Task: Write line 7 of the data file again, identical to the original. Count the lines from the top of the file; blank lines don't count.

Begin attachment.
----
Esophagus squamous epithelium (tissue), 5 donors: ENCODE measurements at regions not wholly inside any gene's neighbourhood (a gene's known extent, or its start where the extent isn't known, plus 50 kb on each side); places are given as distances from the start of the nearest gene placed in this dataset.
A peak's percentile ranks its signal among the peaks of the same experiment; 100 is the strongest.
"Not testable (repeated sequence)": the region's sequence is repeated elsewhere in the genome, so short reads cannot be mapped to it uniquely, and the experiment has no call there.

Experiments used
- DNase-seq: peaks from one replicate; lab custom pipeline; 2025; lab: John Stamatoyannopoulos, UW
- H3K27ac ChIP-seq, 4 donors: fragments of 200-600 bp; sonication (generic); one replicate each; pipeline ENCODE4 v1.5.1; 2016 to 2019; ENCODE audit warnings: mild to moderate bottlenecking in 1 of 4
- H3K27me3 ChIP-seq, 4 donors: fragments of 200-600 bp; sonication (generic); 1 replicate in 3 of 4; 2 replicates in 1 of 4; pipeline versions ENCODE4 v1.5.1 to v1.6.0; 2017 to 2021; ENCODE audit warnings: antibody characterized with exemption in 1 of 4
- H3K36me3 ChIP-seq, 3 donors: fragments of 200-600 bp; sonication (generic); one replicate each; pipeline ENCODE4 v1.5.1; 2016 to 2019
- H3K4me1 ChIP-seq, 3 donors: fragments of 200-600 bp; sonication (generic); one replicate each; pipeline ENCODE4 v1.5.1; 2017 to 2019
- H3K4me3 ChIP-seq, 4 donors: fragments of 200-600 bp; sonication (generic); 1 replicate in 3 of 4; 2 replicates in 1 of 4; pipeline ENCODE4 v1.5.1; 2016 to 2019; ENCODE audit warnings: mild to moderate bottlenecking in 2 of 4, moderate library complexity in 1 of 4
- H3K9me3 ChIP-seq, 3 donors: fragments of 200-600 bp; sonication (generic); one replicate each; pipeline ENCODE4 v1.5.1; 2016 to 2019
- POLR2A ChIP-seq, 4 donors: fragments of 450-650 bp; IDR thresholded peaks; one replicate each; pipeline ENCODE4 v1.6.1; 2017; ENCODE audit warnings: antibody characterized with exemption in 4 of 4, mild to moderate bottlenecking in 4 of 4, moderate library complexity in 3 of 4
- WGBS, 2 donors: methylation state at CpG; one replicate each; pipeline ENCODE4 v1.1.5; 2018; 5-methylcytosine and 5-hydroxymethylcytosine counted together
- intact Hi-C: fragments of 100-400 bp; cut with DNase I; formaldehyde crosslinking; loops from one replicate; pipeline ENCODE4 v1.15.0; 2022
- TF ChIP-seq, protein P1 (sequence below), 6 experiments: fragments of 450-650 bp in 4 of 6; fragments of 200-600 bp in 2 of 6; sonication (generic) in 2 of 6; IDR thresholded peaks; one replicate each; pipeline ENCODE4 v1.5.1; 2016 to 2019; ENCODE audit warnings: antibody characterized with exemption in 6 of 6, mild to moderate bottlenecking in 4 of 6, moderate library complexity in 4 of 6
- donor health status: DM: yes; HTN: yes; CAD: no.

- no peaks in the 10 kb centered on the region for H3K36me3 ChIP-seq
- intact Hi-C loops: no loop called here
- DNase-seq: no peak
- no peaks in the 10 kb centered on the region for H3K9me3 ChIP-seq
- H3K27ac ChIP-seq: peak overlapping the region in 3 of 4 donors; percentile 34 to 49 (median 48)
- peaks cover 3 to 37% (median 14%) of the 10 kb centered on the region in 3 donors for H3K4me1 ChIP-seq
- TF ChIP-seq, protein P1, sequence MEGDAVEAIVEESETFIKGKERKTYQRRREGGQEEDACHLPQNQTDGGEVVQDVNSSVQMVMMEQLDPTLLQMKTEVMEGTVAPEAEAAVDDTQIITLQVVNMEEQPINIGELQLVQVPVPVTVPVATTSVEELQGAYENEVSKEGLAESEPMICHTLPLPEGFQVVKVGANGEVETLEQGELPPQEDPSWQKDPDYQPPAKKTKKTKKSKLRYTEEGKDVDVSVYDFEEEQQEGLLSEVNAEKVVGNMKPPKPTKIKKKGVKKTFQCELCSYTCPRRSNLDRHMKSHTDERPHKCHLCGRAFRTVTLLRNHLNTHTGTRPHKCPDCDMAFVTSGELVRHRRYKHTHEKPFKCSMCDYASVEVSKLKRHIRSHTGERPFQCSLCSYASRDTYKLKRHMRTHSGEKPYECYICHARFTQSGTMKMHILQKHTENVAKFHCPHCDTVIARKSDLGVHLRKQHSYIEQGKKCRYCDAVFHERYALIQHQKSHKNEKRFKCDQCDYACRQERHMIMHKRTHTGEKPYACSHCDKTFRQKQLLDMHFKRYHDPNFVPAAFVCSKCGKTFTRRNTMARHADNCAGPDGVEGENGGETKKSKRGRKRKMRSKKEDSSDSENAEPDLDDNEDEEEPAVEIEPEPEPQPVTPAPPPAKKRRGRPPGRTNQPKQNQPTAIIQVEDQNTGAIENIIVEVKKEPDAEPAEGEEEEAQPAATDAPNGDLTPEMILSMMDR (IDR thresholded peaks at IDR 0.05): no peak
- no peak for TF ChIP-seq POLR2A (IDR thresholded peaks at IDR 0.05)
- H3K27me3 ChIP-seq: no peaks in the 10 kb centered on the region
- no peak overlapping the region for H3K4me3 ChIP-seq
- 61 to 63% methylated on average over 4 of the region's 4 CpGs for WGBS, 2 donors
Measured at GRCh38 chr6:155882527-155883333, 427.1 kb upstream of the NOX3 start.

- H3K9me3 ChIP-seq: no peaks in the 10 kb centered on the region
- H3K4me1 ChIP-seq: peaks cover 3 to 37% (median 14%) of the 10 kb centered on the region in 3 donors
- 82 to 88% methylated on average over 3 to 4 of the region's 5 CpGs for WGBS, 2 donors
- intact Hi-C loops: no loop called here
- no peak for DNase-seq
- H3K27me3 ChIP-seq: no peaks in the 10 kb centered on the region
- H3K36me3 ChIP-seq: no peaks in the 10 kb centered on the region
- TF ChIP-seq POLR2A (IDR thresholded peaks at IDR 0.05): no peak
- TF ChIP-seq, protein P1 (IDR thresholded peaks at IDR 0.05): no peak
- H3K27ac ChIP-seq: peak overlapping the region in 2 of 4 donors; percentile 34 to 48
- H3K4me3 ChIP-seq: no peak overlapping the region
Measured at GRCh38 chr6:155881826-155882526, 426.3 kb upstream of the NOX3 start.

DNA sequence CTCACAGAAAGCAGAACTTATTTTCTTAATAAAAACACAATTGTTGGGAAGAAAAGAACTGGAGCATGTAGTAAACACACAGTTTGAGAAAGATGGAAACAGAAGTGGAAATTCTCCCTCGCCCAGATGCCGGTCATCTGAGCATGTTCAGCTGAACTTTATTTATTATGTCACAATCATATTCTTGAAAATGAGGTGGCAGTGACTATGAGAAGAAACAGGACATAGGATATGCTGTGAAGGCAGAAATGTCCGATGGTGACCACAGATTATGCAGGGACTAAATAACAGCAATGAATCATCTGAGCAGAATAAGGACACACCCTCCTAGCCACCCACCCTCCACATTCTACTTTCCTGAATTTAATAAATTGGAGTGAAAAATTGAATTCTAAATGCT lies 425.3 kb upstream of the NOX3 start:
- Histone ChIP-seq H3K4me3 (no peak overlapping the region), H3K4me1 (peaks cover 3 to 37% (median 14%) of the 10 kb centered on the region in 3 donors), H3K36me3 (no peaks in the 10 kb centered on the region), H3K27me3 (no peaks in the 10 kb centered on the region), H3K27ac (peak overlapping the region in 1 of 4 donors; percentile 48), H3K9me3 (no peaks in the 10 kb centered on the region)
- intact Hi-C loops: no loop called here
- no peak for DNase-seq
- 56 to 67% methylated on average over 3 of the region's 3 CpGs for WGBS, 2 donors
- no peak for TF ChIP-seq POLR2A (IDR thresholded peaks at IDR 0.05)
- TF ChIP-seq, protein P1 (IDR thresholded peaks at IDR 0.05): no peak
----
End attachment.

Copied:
- H3K27me3 ChIP-seq, 4 donors: fragments of 200-600 bp; sonication (generic); 1 replicate in 3 of 4; 2 replicates in 1 of 4; pipeline versions ENCODE4 v1.5.1 to v1.6.0; 2017 to 2021; ENCODE audit warnings: antibody characterized with exemption in 1 of 4